The mere act of slaughtering the fattened calf reveals a lot about the father’s character and emotions. In his state of despair, the prodigal son probably hoped at best for a bowl of yesterday’s leftover rice, maybe even heated up, and a lowly position in his father’s house. However, instead of offering a mere morsel or a simple meal, the father opts for an elaborate celebration. This choice is a testament to his overwhelming joy and relief upon his son’s return. If you have ever owned a dog and can remember how excited and thrilled they get when you return home, that’s probably how the father felt when his son returned home. The sheer happiness of reuniting with his lost child overshadows any traces of anger or disappointment. This grand gesture communicates that the son’s return is not a somber moment but a time of jubilation.

But here is the problem: It takes a very long time, several months, to fatten a calf. That must mean the Father prepared in advance, explaining why he was outside waiting and looking.

For the prodigal son, witnessing preparations for such a feast with no less than a fattened calf in his honor might have been overwhelmingly humbling. He had returned home with guilt, expecting perhaps condemnation or, at most, conditional acceptance. However, the father’s decision to throw a grand celebration symbolizing complete restoration might have left him with feelings of profound gratitude, unworthiness, and awe. This was more than just about physical sustenance; it was an affirmation of his place in the family, an assurance of unconditional love, and a clear message that his past was forgiven and forgotten.

In this narrative, the wider community or the household also plays a part, even if indirectly. Hosting a feast requires preparation, and the servants, as well as the community members invited, would share in the joy, partaking in the festivities and rejoicing for the upcoming celebration. This communal celebration symbolizes the collective joy that the return of a lost one brings. It emphasizes that in close-knit communities, personal joys and sorrows are deeply intertwined with the collective experience.

The threat of death that overshadowed the prodigal son in this story wasn’t because of something the father would do to him if he didn’t repent. There was no torture chamber the father kept hidden in some faraway basement where he planned to burn him alive. The son’s real hell was simply being away from his father’s house.”

Theologically, this verse has profound implications regarding the Christian understanding of God’s nature. In this parable, the father symbolizes God, and his actions offer insights into God’s character. The father’s joy mirrors God’s joy in heaven over one child of God willing to put their faith in Him. The grandeur of the feast, represented by the fattened calf, mirrors the joy in heaven of all who are celebrating with the Father. It’s as if they are all celebrating the graduation of the son—the graduation from the school of sacrifice, grace, and humility. Now he finally learned what love is and trained to be a compassionate leader.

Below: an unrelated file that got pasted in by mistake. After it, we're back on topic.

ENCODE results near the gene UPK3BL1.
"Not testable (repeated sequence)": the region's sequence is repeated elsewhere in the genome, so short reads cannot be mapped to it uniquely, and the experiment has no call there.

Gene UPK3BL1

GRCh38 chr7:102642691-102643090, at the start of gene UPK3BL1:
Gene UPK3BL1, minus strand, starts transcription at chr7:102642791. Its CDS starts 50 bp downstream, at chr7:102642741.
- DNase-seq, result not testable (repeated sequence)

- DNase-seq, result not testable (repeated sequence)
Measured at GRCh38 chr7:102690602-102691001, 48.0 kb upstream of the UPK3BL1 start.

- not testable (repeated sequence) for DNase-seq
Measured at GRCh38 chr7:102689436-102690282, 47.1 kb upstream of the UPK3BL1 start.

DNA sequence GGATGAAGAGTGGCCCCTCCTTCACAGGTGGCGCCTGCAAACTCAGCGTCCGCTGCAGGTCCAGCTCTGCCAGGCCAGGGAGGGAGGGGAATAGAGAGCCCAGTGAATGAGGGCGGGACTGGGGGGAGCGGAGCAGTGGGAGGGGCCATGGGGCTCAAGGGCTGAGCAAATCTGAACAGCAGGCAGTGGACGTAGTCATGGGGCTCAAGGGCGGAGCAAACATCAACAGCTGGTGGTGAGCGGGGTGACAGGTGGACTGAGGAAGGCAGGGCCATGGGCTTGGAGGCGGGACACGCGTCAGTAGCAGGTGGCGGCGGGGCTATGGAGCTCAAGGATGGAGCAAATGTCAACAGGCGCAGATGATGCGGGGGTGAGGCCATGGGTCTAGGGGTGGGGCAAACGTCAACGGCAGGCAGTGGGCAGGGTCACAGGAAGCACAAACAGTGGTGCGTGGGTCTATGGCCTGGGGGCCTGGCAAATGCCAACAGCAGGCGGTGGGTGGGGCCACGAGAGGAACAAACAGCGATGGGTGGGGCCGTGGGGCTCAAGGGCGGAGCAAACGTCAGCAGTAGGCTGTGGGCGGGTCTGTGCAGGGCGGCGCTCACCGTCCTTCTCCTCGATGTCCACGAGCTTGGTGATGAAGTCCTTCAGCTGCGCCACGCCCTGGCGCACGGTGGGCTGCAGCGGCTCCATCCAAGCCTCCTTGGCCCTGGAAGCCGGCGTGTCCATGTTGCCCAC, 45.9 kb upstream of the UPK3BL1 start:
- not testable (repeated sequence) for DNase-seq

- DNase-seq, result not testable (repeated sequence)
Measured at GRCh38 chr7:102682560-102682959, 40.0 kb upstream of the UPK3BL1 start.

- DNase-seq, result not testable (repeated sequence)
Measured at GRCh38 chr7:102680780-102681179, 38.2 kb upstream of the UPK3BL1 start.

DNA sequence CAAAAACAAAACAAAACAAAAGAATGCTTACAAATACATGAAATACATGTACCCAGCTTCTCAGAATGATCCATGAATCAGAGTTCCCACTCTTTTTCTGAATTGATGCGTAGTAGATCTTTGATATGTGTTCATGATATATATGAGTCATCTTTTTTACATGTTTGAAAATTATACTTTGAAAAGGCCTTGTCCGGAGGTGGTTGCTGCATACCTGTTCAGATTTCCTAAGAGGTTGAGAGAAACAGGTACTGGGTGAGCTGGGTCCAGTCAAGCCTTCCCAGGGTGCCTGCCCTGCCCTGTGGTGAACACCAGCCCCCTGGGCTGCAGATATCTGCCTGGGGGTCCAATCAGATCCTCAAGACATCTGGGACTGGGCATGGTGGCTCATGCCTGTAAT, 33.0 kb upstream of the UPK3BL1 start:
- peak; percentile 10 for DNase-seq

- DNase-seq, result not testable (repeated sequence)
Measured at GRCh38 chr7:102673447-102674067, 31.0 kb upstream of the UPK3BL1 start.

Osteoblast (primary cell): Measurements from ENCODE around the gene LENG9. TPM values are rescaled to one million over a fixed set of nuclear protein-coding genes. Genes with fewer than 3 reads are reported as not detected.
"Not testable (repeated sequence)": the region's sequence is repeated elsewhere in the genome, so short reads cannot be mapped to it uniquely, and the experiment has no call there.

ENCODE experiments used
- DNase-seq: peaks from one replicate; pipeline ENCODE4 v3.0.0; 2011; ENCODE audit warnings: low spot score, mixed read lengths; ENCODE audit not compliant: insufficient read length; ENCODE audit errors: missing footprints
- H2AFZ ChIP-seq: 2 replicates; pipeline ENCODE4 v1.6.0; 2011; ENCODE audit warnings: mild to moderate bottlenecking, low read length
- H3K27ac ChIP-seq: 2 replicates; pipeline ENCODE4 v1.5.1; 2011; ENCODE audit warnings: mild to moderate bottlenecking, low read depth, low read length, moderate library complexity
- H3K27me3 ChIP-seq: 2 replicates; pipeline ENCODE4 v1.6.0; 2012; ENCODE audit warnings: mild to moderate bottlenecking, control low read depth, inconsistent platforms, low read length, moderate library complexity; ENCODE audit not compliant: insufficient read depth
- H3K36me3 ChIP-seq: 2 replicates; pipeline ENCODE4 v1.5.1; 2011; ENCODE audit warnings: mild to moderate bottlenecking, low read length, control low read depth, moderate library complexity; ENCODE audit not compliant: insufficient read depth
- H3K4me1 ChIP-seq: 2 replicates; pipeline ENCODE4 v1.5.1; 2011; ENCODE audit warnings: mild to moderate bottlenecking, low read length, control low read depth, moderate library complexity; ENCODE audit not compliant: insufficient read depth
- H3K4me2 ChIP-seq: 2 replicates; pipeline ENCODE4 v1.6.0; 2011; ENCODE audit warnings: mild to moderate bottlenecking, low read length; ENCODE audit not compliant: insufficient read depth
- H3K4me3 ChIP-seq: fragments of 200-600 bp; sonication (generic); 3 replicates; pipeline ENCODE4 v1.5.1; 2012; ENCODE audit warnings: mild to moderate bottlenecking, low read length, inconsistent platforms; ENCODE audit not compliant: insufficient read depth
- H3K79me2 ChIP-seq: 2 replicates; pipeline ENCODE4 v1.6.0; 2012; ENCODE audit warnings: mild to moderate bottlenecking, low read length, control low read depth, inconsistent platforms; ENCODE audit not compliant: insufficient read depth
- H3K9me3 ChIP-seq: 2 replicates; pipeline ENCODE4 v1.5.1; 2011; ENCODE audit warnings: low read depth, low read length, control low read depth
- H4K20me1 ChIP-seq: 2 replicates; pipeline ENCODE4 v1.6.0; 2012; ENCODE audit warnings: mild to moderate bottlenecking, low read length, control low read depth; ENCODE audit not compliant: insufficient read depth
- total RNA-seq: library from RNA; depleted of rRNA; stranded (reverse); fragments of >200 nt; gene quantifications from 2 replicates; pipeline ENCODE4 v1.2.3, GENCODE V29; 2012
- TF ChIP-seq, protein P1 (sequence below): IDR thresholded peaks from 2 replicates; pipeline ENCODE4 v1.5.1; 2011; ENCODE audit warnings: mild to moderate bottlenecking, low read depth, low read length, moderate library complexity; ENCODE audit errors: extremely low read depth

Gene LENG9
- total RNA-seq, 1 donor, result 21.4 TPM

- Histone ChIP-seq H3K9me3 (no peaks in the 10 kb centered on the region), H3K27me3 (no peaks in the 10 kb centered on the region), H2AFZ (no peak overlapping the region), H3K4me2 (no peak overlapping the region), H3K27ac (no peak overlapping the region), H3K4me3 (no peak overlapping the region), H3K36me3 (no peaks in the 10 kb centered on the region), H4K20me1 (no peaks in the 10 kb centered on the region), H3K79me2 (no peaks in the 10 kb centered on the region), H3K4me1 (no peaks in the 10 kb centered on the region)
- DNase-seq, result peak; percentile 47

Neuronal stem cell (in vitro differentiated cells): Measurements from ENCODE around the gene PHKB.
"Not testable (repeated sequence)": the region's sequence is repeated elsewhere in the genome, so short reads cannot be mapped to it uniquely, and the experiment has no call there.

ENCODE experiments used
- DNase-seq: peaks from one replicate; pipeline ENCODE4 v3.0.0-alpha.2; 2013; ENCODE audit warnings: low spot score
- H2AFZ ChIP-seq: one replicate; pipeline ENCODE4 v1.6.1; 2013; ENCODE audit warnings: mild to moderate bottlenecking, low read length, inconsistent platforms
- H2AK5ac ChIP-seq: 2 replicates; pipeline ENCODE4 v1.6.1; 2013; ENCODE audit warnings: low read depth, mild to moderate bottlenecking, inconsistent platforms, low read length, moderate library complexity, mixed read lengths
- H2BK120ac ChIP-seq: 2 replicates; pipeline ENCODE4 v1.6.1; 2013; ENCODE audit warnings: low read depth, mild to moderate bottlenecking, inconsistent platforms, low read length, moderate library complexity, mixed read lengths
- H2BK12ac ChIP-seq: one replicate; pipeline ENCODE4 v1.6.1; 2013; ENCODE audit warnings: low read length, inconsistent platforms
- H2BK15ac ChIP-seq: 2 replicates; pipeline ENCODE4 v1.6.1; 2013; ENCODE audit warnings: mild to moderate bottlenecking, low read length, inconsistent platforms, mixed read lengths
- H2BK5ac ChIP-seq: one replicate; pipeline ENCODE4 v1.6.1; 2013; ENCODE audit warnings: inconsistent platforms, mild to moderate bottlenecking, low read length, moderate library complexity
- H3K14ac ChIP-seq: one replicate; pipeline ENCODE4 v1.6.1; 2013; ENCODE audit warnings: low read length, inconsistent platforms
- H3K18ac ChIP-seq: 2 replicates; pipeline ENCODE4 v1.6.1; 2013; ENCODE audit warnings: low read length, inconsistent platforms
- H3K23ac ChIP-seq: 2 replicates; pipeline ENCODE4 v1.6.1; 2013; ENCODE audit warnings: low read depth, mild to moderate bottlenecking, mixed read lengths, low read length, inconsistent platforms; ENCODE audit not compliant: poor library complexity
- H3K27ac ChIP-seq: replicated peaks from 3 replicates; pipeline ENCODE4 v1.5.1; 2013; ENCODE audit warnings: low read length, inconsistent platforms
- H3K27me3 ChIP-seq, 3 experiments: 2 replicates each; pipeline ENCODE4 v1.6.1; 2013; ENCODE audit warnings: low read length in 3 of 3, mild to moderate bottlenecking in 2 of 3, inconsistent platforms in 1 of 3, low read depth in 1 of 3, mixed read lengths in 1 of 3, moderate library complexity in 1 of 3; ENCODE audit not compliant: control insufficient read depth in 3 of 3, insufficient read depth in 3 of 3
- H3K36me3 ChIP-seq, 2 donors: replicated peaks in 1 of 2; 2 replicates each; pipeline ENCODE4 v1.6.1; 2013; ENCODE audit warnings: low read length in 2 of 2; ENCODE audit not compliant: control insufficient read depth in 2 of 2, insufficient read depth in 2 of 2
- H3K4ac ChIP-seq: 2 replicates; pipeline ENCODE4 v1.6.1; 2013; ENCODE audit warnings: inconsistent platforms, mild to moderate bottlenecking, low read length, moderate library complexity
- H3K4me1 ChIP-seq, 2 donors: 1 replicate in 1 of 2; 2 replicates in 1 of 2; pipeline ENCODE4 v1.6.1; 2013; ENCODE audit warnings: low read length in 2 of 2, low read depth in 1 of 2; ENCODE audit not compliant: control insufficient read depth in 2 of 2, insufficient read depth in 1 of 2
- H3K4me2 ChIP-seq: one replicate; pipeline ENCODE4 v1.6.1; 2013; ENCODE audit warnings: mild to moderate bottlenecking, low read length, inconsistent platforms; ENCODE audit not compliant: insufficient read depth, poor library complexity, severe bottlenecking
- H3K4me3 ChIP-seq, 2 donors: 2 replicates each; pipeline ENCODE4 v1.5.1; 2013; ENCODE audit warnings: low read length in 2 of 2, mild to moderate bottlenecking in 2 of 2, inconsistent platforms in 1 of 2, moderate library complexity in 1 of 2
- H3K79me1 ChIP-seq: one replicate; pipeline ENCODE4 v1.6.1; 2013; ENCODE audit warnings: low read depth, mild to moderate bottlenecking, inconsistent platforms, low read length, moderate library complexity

Moreover, the feast is also an emblem of communion, a sacred act in Christian tradition. It echoes the Last Supper, where Jesus broke bread with His disciples, and the eschatological feast, the great banquet believers look forward to in the heavenly realm. In both contexts, the meal is symbolic of God’s fellowship with humanity and His desire to be in intimate communion with His creation.

In conclusion, Luke 15:22-23, while seemingly straightforward, is a narrative powerhouse. It encapsulates the cultural norms of the time, portraying a lavish celebration reserved for the most special occasions. The father’s decision to hold such a feast underscores the depth of his love, forgiveness, and joy upon his son’s return. The prodigal son’s probable feelings of awe and gratitude became the moving force for his greatest transforming moment in life. This proves that it is the grace of God, not fear, that enables us to grow spiritually.

You, dear reader, are a child of God as well. Quit bringing up every mistake you made, quit dwelling on last week’s failures, and start declaring the name of God again! Begin declaring, “I’m not going to fall again the way I did. With God in me, I’m bigger than my sin. And even when I do fall, there’s always more grace to life me up!”


This article was a copy-paste from my new upcoming micro-book: “God as Father: Unveiling God’s Love for the Oppressed, Sinners, and Outcasts Through the Prodigal Son”

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Dr. Eitan Bar
Author, Theologian, Activist